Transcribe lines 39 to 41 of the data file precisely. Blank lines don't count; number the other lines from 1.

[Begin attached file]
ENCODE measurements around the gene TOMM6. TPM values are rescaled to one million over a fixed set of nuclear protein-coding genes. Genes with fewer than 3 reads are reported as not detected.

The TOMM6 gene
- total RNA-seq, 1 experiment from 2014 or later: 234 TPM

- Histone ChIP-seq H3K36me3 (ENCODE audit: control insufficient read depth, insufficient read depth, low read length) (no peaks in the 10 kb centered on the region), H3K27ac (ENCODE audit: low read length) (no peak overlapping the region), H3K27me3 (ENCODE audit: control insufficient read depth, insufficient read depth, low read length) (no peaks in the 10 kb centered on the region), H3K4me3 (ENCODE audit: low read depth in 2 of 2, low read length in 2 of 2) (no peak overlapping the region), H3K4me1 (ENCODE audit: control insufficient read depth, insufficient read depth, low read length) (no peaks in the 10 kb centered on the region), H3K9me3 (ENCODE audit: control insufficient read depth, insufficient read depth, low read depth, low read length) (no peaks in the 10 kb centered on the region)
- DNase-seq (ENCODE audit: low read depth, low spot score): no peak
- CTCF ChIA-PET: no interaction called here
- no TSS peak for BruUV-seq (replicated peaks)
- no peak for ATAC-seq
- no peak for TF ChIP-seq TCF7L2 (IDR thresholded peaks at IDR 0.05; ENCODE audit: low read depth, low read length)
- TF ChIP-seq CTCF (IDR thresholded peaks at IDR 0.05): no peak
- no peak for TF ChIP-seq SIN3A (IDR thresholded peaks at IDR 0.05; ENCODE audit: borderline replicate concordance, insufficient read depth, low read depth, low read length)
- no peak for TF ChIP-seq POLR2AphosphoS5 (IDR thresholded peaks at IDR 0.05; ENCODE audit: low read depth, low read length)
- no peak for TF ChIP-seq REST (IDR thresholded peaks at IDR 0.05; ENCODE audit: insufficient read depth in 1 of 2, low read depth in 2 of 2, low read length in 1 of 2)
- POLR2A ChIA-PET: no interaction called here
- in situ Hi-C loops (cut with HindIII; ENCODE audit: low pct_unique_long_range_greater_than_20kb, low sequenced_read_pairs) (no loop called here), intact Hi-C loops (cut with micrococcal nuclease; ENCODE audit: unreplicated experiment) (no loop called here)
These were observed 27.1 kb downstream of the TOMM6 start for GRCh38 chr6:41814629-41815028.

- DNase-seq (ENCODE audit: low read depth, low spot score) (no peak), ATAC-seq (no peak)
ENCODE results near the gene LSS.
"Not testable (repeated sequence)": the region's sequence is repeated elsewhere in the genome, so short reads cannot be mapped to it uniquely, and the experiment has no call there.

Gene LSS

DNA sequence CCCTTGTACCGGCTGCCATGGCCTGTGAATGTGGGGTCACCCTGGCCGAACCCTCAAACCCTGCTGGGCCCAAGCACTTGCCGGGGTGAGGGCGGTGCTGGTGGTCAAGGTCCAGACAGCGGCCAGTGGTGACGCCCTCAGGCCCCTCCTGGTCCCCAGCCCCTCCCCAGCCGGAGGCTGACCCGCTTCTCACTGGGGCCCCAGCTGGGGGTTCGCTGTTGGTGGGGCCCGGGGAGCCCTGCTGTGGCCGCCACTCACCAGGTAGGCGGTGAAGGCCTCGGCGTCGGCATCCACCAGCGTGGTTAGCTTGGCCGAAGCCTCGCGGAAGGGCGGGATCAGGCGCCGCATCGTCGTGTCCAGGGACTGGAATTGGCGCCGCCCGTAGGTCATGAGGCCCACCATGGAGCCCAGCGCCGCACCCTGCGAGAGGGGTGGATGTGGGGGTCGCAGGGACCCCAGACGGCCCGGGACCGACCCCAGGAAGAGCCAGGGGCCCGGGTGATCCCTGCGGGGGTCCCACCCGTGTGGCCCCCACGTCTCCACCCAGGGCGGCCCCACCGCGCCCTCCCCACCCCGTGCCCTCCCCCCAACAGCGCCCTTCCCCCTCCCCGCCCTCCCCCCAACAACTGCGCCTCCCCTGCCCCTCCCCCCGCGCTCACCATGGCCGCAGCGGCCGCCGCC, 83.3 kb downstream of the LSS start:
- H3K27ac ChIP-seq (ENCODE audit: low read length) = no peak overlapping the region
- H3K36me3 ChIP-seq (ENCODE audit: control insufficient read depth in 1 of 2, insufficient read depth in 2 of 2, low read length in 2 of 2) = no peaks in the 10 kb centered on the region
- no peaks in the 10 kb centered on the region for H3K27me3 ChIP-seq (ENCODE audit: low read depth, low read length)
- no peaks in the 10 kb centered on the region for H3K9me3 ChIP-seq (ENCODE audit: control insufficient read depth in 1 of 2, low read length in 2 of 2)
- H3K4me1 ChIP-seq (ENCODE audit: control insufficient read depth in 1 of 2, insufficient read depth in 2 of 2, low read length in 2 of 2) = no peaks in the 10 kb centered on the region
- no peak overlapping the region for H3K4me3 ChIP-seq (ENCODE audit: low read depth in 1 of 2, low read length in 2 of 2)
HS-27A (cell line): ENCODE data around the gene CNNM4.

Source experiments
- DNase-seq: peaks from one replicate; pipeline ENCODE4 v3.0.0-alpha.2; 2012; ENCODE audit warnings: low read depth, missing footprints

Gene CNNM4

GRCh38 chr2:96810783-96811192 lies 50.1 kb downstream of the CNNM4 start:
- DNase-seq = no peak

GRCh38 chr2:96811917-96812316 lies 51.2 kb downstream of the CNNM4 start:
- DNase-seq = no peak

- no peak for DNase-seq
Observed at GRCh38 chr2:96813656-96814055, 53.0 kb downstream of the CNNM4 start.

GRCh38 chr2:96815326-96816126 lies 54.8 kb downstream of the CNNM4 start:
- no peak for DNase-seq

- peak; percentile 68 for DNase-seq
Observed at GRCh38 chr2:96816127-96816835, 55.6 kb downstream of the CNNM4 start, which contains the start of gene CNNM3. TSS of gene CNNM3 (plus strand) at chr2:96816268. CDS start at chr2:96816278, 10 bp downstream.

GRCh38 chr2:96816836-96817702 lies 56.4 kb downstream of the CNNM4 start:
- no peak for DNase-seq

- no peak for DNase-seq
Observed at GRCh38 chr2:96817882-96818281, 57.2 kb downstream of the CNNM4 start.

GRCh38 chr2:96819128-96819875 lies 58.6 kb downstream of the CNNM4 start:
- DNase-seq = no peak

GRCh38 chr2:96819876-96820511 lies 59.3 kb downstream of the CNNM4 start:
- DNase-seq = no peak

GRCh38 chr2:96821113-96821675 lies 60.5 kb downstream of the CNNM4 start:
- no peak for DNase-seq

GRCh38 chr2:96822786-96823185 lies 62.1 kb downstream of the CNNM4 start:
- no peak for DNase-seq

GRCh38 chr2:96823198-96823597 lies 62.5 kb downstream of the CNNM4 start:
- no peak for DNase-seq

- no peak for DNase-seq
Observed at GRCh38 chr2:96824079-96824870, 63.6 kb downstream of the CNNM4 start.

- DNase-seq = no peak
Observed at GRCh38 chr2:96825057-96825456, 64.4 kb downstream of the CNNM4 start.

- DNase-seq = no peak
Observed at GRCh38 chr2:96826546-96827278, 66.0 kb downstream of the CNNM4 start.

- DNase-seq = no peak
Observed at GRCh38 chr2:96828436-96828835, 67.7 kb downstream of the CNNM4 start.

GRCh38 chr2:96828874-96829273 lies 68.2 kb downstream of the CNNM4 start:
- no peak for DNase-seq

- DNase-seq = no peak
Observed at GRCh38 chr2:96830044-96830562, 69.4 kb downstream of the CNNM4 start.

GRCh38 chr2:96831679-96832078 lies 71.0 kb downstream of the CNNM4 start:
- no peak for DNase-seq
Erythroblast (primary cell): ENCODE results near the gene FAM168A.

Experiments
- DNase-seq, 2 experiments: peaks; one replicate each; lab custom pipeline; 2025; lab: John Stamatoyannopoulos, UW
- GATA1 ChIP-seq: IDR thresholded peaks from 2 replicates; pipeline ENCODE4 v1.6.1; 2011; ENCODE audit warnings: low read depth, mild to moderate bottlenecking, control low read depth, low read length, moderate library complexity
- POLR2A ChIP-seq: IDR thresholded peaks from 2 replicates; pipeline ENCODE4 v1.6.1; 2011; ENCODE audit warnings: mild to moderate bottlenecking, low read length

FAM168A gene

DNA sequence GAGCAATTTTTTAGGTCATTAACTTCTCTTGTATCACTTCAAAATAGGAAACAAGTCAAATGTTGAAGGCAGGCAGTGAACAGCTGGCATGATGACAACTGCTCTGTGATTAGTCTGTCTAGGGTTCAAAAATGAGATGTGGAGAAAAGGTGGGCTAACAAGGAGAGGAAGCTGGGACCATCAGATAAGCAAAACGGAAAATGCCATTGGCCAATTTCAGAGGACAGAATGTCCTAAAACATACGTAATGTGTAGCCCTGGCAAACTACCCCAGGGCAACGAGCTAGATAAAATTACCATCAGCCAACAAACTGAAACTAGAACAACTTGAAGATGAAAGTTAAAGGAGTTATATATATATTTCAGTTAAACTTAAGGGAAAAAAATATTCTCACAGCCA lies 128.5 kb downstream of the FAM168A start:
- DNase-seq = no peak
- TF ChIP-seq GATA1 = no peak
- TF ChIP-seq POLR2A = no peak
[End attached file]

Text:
- no peak for DNase-seq

- peak; percentile 68 for DNase-seq
Observed at GRCh38 chr2:96816127-96816835, 55.6 kb downstream of the CNNM4 start, which contains the start of gene CNNM3. TSS of gene CNNM3 (plus strand) at chr2:96816268. CDS start at chr2:96816278, 10 bp downstream.